Correspondence Between Results and Aims of Funding Support in EPIDEMIOLOGY Articles

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The credibility of epidemiologic research and its relation to prespecification of hypotheses and approaches to data analysis have been addressed on the pages of EPIDEMIOLOGY since its first issue.1–3 Recently, the lay and scientific media have raised concerns about the replicability of scientific research.4–6 Selective reporting of findings based on “hypothesizing after results are known,” or HARKing,7 and results-driven data analysis,8 or p-hacking, may lead to incorrect or exaggerated scientific results that cannot be later replicated.9,10 Selective reporting of findings has been empirically demonstrated. A landmark study of randomized trials found that over half of the outcomes were incompletely reported, that “statistically significant” outcomes were more likely to be reported, and that over 60% of trials had at least one primary outcome that differed from the ones listed in the study protocol.11 Soon thereafter, medical journals began to require preregistration of clinical trials.12,13
One consequence of the implementation of trial registration has been a parallel call for compulsory preregistration of nonrandomized epidemiologic research,14–16 which proponents argue would allow comparison of published results with preregistered objectives and protocols, including the study hypothesis. Although there are important logical and philosophical reasons to question the preeminence of a priori hypotheses over a posteriori hypotheses,17–20 many scientists assign greater credibility to results that correspond to the former.9,21 For reasons explained elsewhere, the editors of EPIDEMIOLOGY have resisted calls for compulsory preregistration22 and other regimentation of epidemiologic research.23,24 Nonetheless, because conversations about selective reporting in observational studies have been hampered by the sparse empirical data, we undertook a self-study to compare the correspondence between published results in our journal and the prespecified objectives in the funding mechanisms that authors said had supported the work leading to the publication.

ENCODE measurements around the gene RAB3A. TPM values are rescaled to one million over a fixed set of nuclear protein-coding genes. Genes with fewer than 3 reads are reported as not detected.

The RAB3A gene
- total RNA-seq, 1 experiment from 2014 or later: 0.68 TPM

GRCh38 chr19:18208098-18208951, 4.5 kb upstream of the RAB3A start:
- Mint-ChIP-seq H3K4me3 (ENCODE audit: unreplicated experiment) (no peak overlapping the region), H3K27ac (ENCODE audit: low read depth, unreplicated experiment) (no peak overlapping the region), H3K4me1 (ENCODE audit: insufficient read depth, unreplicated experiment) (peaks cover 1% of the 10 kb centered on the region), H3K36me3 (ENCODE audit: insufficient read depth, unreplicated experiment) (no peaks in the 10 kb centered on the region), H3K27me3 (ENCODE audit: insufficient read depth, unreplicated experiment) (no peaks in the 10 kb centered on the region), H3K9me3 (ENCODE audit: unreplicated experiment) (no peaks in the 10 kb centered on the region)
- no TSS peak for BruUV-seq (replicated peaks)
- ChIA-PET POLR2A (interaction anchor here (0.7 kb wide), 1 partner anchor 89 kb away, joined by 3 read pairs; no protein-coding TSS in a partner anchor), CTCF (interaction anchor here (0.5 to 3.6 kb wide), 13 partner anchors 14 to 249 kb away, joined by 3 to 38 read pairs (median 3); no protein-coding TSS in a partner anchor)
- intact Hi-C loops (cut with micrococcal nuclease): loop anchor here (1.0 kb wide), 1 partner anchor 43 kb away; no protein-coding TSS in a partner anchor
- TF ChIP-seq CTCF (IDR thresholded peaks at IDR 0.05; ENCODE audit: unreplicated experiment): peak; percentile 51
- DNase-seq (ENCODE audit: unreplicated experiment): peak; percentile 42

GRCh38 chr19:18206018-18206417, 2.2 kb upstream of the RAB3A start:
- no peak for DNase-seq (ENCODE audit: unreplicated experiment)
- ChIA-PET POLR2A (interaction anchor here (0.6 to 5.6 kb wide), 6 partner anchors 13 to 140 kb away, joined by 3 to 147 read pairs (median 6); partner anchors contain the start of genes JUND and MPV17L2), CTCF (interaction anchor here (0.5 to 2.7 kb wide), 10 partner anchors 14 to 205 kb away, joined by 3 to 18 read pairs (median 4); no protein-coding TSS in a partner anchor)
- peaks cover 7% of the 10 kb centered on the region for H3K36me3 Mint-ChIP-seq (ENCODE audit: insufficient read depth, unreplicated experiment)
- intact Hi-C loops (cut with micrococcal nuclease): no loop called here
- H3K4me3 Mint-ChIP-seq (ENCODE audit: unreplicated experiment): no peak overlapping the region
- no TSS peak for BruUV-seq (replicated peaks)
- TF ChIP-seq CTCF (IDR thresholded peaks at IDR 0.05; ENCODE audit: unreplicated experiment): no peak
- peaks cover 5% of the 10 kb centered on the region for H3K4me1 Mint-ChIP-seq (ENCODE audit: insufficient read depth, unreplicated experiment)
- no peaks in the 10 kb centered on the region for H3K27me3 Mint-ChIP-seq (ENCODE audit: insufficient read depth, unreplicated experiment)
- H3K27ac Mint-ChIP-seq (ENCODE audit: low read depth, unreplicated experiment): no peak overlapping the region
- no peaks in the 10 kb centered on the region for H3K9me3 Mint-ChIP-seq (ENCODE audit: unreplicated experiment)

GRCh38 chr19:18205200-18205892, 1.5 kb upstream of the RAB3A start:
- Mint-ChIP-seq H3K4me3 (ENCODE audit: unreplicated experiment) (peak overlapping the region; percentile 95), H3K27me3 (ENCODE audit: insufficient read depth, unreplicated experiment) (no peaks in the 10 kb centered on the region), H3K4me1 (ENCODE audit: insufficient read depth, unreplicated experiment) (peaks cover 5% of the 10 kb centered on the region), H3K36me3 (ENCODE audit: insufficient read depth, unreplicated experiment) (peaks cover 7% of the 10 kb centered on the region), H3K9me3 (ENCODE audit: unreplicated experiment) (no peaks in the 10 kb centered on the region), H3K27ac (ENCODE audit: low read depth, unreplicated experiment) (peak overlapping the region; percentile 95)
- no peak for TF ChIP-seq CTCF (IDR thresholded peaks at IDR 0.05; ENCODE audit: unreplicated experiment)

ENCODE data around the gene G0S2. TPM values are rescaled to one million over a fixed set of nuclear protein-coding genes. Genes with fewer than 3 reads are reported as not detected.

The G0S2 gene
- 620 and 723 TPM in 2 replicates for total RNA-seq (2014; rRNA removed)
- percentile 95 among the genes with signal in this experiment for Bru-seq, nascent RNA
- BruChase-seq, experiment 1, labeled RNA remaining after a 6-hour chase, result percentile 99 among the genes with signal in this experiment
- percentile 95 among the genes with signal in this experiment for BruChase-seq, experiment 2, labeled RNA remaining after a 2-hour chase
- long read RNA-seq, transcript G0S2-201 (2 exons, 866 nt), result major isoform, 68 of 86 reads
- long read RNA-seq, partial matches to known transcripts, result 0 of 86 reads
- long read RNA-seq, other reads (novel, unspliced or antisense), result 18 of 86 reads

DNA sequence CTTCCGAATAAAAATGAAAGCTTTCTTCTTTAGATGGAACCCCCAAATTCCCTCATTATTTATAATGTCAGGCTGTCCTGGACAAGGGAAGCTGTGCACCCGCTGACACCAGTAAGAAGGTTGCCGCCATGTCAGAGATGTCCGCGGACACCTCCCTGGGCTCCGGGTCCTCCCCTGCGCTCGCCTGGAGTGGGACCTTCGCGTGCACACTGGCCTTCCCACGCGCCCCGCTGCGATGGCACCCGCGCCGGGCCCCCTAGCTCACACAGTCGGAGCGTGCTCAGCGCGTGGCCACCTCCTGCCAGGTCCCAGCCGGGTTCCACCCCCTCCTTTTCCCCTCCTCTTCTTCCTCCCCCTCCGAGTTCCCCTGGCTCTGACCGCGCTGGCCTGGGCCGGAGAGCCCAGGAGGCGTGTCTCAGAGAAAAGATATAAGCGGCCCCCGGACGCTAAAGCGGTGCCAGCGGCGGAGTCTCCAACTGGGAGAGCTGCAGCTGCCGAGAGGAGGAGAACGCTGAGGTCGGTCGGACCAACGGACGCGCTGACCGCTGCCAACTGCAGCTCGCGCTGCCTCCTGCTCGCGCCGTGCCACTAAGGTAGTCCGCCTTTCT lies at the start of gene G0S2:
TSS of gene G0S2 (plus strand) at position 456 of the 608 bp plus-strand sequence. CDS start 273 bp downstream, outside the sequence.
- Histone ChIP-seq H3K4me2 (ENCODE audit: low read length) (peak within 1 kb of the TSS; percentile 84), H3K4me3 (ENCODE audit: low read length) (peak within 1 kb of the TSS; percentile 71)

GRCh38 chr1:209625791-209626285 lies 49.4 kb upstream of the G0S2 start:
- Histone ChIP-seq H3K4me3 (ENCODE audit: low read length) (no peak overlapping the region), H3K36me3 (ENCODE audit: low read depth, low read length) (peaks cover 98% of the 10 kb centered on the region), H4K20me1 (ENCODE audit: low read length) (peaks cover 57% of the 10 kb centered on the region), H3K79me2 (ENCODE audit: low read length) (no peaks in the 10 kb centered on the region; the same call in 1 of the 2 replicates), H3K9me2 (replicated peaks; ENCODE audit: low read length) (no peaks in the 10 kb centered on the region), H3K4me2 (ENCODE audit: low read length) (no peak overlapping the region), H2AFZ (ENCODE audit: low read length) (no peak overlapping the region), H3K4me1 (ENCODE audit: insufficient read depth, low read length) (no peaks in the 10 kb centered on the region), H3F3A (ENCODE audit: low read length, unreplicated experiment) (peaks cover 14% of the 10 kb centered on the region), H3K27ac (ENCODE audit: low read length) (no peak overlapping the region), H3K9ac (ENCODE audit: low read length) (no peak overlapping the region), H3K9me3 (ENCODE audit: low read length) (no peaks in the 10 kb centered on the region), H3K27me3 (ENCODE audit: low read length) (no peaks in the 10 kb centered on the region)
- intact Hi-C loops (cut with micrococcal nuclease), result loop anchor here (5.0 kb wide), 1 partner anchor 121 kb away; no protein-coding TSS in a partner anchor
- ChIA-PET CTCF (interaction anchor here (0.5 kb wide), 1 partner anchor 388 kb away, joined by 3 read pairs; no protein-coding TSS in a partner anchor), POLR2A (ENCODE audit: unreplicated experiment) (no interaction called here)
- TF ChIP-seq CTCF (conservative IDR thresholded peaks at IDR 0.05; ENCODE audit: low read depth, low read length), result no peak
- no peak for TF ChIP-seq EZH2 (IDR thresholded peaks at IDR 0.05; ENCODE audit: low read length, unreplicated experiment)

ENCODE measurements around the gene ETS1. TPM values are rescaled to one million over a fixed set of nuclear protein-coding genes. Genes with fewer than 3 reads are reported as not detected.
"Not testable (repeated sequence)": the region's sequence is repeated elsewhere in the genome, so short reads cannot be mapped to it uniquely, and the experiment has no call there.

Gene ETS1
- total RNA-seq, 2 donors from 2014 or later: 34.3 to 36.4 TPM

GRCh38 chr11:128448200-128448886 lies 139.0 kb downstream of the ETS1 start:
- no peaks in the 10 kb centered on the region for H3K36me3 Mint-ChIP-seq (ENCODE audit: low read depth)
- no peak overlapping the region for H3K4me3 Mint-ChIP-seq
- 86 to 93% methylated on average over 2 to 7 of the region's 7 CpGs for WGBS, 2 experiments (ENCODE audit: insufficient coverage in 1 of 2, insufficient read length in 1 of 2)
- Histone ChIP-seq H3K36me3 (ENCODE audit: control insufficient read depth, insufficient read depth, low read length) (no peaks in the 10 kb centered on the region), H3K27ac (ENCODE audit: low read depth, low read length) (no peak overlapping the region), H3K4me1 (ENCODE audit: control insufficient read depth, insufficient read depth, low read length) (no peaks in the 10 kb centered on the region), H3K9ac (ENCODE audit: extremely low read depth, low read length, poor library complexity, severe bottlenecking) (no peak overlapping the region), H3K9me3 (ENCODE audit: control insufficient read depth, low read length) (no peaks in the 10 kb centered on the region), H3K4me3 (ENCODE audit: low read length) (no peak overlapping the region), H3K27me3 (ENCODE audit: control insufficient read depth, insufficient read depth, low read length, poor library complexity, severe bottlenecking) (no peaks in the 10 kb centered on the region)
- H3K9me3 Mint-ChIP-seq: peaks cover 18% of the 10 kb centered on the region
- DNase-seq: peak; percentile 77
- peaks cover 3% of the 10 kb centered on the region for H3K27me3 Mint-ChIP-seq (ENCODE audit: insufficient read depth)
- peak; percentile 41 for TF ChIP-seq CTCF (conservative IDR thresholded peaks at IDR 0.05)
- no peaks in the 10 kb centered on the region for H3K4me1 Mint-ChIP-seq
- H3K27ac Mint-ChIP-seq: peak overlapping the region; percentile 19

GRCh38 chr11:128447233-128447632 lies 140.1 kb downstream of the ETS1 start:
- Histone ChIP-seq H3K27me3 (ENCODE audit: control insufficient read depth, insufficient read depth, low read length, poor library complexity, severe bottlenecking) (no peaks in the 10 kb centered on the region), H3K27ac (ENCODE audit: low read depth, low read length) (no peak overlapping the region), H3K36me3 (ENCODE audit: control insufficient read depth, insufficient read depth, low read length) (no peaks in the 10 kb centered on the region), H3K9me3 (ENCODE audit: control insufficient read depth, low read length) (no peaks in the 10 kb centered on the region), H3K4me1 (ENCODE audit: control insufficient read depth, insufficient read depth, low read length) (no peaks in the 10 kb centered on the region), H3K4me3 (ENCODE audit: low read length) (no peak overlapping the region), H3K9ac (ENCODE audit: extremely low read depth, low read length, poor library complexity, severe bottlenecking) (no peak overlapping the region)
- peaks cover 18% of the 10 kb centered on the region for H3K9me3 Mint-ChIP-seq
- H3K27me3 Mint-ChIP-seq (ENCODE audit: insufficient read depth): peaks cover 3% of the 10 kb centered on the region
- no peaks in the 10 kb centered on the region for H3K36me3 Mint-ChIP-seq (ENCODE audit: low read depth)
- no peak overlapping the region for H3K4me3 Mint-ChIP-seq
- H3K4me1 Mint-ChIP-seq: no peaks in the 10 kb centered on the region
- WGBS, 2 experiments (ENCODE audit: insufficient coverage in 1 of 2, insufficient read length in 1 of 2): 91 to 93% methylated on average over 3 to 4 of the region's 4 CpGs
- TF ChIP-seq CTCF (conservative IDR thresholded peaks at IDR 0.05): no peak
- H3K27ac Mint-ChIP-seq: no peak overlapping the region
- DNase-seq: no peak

For every original research article and brief report published by EPIDEMIOLOGY in 2013, 2014, and 2015, we extracted the publication’s abstract and its information on the sources of funding as provided by the authors. We attempted to locate Internet databases for each funding source and downloaded summary information submitted by the authors to the funding source at the time of their application for funding support (e.g., the specific aims, project objectives, or other description of anticipated work). One of us (T.L.) compared the abstract with all available descriptions of objectives and categorized the results in the abstract into one of five categories: (1) the published result was clearly among the funded aims; (2) the published result was possibly among the funded aims; (3) there is no evidence that the published result was among the funded aims; (4) the funding information was inconclusive; or (5) no funding information was available. The category “the funding information was inconclusive” most often applied to articles for which no Internet database was located for the funding source, the funding source information was unavailable in English and attempts at Internet-enabled translation failed, or the funding source information did not include a description of the project’s objectives that was submitted at the time of application for funding support. The category “no funding information available” applied to articles for which the authors listed no source of funding support. As a secondary evaluation, we repeated the analysis with restriction to nonmethods articles. As a validation substudy, four editors reviewed the information for 10 publications each, selected at random and without replacement. Finally, for each publication that reported a ratio estimate of association, we extracted the first ratio estimate and its 95% confidence interval from the abstract. We extracted the first ratio estimate with the expectation that it would represent the main result and with the intention to select a result systematically rather than preferentially.
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